Archive for August 3rd, 2013
The Rd. 6 draw for the top 5 games on the demonstration boards was as follows:-
Peter Wells joins the top table after his win against Kosten, as does Dominic Mackle after his win over Gary Lane. The other newcomer was Keith Arkell.
Of these 5 games, Howell kicked on with a win to put himself in a clear lead on 5.5. The Hebden v. Gordon draw put them 2nd=, while there is a whole phalanx of 9 players on 4.5, as some fell back with draws allowing winners like Arkell, Ghasi and Kosten to make up ground with wins. Though undefeated, defending champion Gawain Jones has conceded 4 draws, and needs a good 2nd week to get back in contention.
Senior chess activity is becoming so popular that new grade-limited sections have been introduced to cater for the number involved. So as well as the 65 players in the main section, there are 24 in the U-130 Seniors section and 19 in the U-150. Do the maths and that’s 108 entries in total . This latter tournament was held during the 1st week, allowing these stronger players to enter the Open section as well if they so wished, while the U-130s are held concurrent with the main section.
The U-150 was won by local player, John Gorodi, who has a grade of 159. How so? Well, that’s his new grade, whereas his grade when entering was 141. In circumstances like this it would be very hard, for example, to deny a player whose grade had just gone up from 129 to 131 a place in the U-130, after he/she had taken a special week off work and booked his hotel room for Week 2. Anyone who thinks Gorodi was, perhaps a little lucky in this respect, should bear in mind the fact that he suffered a nasty car crash on his way home on the Wednesday evening and was barely strong enough to travel in to play for the last 2 rounds, and could barely walk up to collect his trophy. (see below).
The afternoon started with the announcement of Andrew Martin’s Rd. 4 Game of the Day, which went to Tony Kosten for his win over Danny Gormally, one of his less difficult decisions.
Unlike yesterday, when the outcomes of the top 5 games had a bit of everything, today’s results had a certain unformity – i.e. four White wins.
The Gordon – Howell game was a risk-averse affair, as one might have expected, as it keeps them in joint 1st place, but they are now joined by Hebden and Wells on 4.5/5. It’s always the case that a player’s fortunes can swing wildly at this stage in the tournament – towards the end of the first week. It seems but a few hours ago that Gormally was joint leader with a 100% score; now, after consecutive losses he’s little higher than 50%. Defending Champion, Gawain Jones, started brightly with a Game of the Day win, but after 3 draws, he was playing almost unnoticed amongst the crowd (Bd. 11) – riding in the peleton, to use a Tour de France analogy, but nothing a couple of wins won’t put right.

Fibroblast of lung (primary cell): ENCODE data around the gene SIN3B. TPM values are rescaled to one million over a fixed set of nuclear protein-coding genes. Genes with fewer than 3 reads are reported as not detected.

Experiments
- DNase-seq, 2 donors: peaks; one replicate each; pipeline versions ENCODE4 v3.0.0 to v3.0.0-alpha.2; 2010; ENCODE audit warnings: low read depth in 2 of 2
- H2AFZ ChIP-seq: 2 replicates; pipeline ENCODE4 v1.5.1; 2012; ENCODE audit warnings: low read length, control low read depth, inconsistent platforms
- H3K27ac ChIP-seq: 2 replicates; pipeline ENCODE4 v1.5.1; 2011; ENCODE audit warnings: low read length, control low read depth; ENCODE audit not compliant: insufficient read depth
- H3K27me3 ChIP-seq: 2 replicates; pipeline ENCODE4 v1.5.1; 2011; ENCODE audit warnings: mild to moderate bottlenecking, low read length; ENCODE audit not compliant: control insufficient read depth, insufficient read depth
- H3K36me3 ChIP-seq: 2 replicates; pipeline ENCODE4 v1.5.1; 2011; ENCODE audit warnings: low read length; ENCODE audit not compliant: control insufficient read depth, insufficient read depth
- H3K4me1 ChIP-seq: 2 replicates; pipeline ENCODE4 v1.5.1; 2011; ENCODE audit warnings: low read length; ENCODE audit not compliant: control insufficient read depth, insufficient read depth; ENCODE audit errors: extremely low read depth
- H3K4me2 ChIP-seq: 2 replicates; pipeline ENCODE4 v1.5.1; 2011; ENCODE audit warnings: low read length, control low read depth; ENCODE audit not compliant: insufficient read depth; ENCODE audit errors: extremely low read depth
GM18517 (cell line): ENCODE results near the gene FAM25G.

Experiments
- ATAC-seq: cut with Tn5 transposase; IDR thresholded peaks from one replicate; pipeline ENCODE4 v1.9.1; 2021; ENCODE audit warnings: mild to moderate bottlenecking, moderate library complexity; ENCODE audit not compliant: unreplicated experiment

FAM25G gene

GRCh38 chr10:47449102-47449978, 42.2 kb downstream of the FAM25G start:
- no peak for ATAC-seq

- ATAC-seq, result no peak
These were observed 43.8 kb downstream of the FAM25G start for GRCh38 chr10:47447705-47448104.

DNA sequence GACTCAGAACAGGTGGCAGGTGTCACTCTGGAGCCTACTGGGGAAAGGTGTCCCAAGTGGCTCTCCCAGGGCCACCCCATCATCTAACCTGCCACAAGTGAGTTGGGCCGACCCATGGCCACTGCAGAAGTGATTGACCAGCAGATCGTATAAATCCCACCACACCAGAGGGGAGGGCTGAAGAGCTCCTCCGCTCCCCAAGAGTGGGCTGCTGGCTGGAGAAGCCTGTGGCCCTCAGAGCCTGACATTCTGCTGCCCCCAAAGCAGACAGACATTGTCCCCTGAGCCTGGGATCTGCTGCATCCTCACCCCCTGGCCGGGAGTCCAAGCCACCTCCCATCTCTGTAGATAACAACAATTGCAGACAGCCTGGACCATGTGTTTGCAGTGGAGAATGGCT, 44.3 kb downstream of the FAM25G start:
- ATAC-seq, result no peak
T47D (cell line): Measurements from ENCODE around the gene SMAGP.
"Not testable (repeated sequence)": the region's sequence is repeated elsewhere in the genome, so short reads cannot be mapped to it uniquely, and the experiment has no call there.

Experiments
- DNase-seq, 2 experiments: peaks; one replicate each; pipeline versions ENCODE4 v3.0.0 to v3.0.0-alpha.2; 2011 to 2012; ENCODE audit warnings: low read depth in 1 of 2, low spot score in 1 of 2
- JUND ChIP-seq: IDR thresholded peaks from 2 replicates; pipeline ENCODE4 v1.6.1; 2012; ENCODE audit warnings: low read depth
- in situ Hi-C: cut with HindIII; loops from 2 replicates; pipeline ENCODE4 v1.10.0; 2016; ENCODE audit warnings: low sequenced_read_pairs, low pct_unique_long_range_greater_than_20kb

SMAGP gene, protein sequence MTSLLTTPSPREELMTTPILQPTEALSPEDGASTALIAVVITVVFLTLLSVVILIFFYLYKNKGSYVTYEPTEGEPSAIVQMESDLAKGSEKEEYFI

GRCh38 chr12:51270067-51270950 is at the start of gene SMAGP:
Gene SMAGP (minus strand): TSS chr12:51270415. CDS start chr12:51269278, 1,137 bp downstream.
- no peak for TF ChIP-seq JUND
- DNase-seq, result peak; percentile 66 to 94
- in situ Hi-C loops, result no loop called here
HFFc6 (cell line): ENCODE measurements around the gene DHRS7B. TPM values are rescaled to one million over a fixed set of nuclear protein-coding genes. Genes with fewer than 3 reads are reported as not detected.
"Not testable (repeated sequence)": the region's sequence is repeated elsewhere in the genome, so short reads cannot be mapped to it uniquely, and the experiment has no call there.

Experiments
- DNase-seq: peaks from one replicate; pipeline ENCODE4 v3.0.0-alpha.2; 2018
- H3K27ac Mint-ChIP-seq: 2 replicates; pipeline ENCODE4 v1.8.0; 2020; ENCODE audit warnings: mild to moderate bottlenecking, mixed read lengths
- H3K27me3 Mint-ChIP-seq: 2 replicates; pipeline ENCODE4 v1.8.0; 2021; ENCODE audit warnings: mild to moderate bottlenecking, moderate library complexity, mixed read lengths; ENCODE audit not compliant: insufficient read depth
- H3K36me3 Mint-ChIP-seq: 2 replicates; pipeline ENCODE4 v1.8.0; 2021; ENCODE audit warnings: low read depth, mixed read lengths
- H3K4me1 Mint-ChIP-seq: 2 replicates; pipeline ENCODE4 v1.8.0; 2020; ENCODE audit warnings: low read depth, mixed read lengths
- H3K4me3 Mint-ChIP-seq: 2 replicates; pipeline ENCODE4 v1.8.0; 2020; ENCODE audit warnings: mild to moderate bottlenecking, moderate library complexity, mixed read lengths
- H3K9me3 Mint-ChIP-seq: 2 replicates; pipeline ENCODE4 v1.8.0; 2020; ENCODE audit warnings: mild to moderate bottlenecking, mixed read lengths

The Gambit – a one-act play:
Stewart Reuben has arranged for 6 performances of a chess-based play to be performed on the Friday and Saturday.
The play’s origins can be found when, at a creative writing workshop, the author, Mark Reid, was tasked with finding a story in the newspapers and using that as a basis for a script. He chanced on an article on the relationship between the two former world chess champions, Anatoly Karpov and his successor, Garry Kasparov. Karpov was a protégé of the Soviet Communist system in contrast to the more free-thinking, outspoken, Western-influenced Garry Kasparov. This relationship was fractured after their world championship match in which Karpov had a big lead which was gradually being whittled away as he apparently weakened under the pressure of the younger Kasparov’s late charge. Suddenly, with Karpov on the verge of being overtaken, the match was stopped on the grounds of Karpov’s physical and mental exhaustion. Kasparov suspected political interference behind the scenes, the authorities not wishing their man to be overthrown by someone they regarded as a “loose cannon”.
At the time, the author was also experiencing a broken friendship, so could empathise with their situation, and the idea for the play was thus germinated.
The play starts 25 years after their feud with Kasparov, played by Nick Pearce, visiting his old adversary (played by Ben Rigby) in his flat. Their 50 minute dialogue explores the breakdown in the relationship between them, but asks the question as to which direction Russia should go as the old Soviet system breaks down. As we know, Kasparov today is very active in Russian politics, tending towards the anti-establishment.
The set is minimal – just two chairs, a table, chess board and set. As they talk, they play the moves of what is clearly the last game of their 1985 match.
Having the kind of brain he possesses, Stewart Reuben was not simply content to arrange for 5 performances in the Riviera, but though it a good idea to have the play performed on